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A man is suing a Scottsdale cryonics company for $1M — and the return of his dad’s frozen head

Posted by   /  June 11, 2019  /  No Comments

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Kurt Pilgeram of Dutton, Mont., is in a legal battle with a cryonics company that he claims mishandled his father’s remains. He would like his father’s head returned after the company seperated it from and cremated his father’s body, which Pilgeram says is a violation of the agreement between the company and his father. /Photo: Rion Sanders/Great Falls Tribune 

By Karl Puckett | Great Falls Tribune 

Related: Lawsuit against cryogenics company reminds me of my uneasy tour of the ‘life extension’ facility by Phil Riske | Senior Reporter/Writer

Laurence Pilgeram, who grew up on a farm south of Great Falls, agreed to pay Alcor Life Extension Foundation $120,000 to preserve his body indefinitely at a temperature of minus 196 degrees Celsius, in the outside hope that some future technology would restore his life.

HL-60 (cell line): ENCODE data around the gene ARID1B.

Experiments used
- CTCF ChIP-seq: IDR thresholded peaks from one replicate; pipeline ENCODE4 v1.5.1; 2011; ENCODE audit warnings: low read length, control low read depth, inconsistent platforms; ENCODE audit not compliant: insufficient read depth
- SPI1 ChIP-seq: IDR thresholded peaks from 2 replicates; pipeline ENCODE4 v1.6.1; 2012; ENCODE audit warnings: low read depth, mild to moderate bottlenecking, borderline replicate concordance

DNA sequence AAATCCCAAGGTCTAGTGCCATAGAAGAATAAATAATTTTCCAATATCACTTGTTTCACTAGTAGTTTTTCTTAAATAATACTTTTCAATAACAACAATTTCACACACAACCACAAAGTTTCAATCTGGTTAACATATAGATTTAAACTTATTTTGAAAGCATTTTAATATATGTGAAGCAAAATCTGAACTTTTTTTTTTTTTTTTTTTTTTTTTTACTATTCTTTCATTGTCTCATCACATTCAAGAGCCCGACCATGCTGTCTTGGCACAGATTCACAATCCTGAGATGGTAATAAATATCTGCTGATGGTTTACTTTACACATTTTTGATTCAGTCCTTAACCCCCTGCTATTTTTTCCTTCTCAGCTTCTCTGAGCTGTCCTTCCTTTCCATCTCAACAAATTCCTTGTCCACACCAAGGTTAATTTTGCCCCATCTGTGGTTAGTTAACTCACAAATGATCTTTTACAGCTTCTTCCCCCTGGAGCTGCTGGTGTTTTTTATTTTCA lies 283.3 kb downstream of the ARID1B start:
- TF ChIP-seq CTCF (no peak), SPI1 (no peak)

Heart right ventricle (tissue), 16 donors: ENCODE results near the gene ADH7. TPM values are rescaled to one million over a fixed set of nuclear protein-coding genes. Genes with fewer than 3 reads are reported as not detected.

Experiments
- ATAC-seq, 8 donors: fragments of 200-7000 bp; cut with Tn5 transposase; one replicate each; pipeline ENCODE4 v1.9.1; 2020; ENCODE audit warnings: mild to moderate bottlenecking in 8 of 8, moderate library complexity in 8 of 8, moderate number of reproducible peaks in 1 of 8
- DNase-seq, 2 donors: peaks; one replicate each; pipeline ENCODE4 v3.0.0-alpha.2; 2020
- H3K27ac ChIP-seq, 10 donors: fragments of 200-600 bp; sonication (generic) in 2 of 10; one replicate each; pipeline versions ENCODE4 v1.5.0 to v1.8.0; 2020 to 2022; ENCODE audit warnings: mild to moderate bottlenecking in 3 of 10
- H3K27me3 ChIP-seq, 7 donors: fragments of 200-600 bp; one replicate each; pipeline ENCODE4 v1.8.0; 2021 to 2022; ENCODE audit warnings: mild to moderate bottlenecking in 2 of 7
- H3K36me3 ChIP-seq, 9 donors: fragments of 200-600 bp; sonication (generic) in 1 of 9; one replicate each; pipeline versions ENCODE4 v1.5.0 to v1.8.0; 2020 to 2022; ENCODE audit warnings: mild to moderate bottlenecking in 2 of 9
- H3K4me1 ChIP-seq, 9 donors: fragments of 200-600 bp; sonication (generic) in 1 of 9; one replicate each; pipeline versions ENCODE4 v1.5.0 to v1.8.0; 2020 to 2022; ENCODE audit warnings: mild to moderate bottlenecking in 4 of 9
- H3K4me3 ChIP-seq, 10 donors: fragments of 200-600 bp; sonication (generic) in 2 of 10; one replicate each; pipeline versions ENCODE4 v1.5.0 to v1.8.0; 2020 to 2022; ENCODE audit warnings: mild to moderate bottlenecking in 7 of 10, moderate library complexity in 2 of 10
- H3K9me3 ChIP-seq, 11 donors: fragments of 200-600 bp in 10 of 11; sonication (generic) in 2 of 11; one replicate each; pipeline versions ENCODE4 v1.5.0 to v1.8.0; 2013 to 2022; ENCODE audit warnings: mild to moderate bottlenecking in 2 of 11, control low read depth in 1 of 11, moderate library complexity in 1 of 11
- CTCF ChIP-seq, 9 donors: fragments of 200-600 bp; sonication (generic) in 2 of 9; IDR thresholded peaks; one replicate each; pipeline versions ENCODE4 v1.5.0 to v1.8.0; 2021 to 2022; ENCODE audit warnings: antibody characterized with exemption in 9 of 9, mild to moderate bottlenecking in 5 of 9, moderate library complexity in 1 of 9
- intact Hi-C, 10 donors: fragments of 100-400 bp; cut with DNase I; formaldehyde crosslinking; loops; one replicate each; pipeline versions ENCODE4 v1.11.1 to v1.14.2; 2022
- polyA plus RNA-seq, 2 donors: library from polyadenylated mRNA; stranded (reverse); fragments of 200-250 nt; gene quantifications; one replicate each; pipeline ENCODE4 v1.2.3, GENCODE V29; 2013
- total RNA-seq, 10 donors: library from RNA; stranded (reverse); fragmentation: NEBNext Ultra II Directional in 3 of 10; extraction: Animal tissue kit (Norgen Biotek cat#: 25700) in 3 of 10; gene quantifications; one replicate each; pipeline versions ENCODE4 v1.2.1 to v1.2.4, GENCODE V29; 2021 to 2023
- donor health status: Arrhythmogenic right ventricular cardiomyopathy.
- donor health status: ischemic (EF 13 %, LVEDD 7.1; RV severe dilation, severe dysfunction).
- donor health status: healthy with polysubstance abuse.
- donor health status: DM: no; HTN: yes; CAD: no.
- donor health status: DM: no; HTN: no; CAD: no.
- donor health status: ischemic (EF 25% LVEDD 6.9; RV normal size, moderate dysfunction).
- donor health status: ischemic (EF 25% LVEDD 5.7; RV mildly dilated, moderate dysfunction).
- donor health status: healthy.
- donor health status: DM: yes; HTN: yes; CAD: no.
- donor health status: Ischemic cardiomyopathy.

It’s called cryonics.

In April 2015, about a month after Pilgeram died in California, a box containing his ashes arrived at the home of his son, Kurt Pilgeram, 1,300 miles away, outside of Dutton, Montana, population 300.

It contained Pilgeram’s body from the shoulders down, but his head had been separated and placed in a vat of liquid nitrogen in Arizona, where it presumably will remain forever, or at least until Mr. Pilgeram is restored.

“They chopped his head off, burned his body, put it in a box and sent it to my house,” Kurt Pilgeram said recently at his Dutton-area home, where the Rocky Mountains were visible in the distance, and a tractor seeding spring wheat in a field kicked up dust.

Kurt Pilgeram was stunned and angry at the way his father’s remains were handled. His father, he said, wanted his entire body preserved. Now Pilgeram is seeking in excess of $1 million in damages and an apology from Alcor — and the return of his father’s head.

“I want people to know what’s going on,” he said.

Liquid nitrogen keeps preservation cylinders, called “do-ers”, are kept at -320 degrees. /Photo: 12 News

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